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Israel has not made public statements condemning the use of explosive weapons in populated areas (EWIPA) or acknowledged the harm which it causes; however, it has participated in the political negotiations toward a political declaration on the use of EWIPA. 

Political declaration

During consultations for a political declaration on the use of EWIPA in 2019, Israel argued that “the calls encouraging avoiding the use of explosive weapons are counterproductive and unreasonable as far as law abiding states are concerned.” Israel also noted that law-abiding states are forced to conduct military operations in urban settings.[1]

In 2020, Israel spoke at the consultations for a political declaration, commenting on a draft of key elements for the declaration prepared by Ireland. Israel reiterated its sentiment that states are forced to engage in urban warfare. It argued that when non-state actors conduct their operations in populated areas, states are compelled to fight in such settings to protect themselves and civilians. Israel wanted the use of EWIPA in these contexts to be seen as a measure to protect civilians. It called for the political declaration as a whole to focus more heavily on the protection of civilians in urban warfare than the use of EWIPA and suggested replacing EWIPA with “urban warfare” throughout the text. Israel also emphasised the importance of international humanitarian law (IHL), insisting that IHL is a sufficient framework to protect civilians in urban warfare and urged the declaration to acknowledge the “lawful” use of weapons, including explosive weapons, in populated areas when done in accordance with IHL. It said the declaration should recognise the obligations of all parties to conflict, particularly non-state actors, to be compliant with IHL.[2]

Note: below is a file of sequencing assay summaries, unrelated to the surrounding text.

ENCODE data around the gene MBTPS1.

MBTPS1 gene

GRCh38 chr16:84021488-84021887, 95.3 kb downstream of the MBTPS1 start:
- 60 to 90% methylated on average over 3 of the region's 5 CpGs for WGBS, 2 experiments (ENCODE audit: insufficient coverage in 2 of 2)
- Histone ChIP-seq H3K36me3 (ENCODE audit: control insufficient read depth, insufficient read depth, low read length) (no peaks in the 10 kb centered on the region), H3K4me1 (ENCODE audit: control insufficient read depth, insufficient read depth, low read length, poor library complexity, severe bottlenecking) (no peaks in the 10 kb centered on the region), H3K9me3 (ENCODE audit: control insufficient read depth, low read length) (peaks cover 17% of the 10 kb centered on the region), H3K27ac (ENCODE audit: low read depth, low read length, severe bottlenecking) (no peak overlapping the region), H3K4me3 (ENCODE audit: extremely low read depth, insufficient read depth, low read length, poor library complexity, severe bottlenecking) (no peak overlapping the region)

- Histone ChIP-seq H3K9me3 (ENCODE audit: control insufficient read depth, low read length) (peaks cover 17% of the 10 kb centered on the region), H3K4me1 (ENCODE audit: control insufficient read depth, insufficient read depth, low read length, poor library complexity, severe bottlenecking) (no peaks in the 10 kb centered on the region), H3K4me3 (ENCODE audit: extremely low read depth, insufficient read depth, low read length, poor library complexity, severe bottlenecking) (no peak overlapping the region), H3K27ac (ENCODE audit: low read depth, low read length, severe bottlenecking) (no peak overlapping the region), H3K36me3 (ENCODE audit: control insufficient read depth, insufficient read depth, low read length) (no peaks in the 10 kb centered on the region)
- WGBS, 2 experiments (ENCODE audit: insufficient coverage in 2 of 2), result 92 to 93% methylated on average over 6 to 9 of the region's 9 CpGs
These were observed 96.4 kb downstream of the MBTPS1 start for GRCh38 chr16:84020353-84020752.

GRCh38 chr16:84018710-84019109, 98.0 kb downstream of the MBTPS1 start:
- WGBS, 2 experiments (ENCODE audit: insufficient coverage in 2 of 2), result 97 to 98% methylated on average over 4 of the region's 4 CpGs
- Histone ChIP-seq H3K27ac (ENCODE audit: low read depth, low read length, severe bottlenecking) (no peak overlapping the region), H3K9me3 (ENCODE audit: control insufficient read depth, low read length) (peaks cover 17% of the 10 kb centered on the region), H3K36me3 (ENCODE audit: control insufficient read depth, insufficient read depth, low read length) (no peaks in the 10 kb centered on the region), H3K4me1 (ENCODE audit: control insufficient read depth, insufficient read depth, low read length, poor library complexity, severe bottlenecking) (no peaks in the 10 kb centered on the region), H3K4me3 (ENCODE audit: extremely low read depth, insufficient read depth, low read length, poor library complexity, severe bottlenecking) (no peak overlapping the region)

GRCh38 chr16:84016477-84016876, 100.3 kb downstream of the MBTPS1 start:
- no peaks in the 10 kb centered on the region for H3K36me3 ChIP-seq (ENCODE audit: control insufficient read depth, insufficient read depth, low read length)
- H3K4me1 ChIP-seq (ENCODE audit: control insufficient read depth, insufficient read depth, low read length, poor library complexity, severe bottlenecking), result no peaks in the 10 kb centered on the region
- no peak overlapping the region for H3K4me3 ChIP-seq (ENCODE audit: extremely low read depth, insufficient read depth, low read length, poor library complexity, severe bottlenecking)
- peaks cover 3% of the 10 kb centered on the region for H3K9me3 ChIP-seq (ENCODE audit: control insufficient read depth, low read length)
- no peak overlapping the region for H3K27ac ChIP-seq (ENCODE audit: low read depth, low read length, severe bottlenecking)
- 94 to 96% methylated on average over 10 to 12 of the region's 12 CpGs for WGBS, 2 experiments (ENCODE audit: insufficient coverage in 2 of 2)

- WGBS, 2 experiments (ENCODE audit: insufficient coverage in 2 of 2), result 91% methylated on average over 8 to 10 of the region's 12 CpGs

Israel similarly participated in the 2021 consultations for a political declaration. Israel expressed support for the addition of qualifiers throughout the text. It indicated that it only wanted the declaration to address what it refers to as “indiscriminate use” of explosive weapons and supported qualifiers throughout the text indicating that harm “can” potentially arise from the use of EWIPA, saying that otherwise the political declaration would stigmatise explosive weapons generally. Israel objected to much of the specific nomenclature in the proposed draft. It repeatedly objected to the phrase “reverberating effects of EWIPA” where Israel suggested replacing the phrase with “expected risks”. Israel also opposed this term as it said it would promote a legal argument that all reverberating affects have to be included in proportionality assessments. Israel, which argued that “civilian harm” and “explosive weapons with wide-areas effects” are not “defined terms.” It also argued that the idea that international human rights law is applicable during armed conflict is “controversial,” and said the declaration should only encourage states to “avoid indiscriminate attacks” rather than restrict their use of explosive weapon in populated areas.[3]


[1] Reaching Critical Will (2019). ‘Towards a Political Declaration on the Use of Explosive Weapons in Populated Areas: States Need to Ensure that Expressed Commitments Translate into Real Impacts on the Ground’.

[2] Ray Acheson, Reaching Critical Will (2020). ‘Impacts, not Intentionality: The Imperative of Focusing on the Effects of Explosive Weapons in a Political Declaration’.

[3] Ray Acheson, Reaching Critical Will (2021). ‘Report on the March 2021 Consultations on a Political Declaration on the Use of Explosive Weapons in Populated Areas’.

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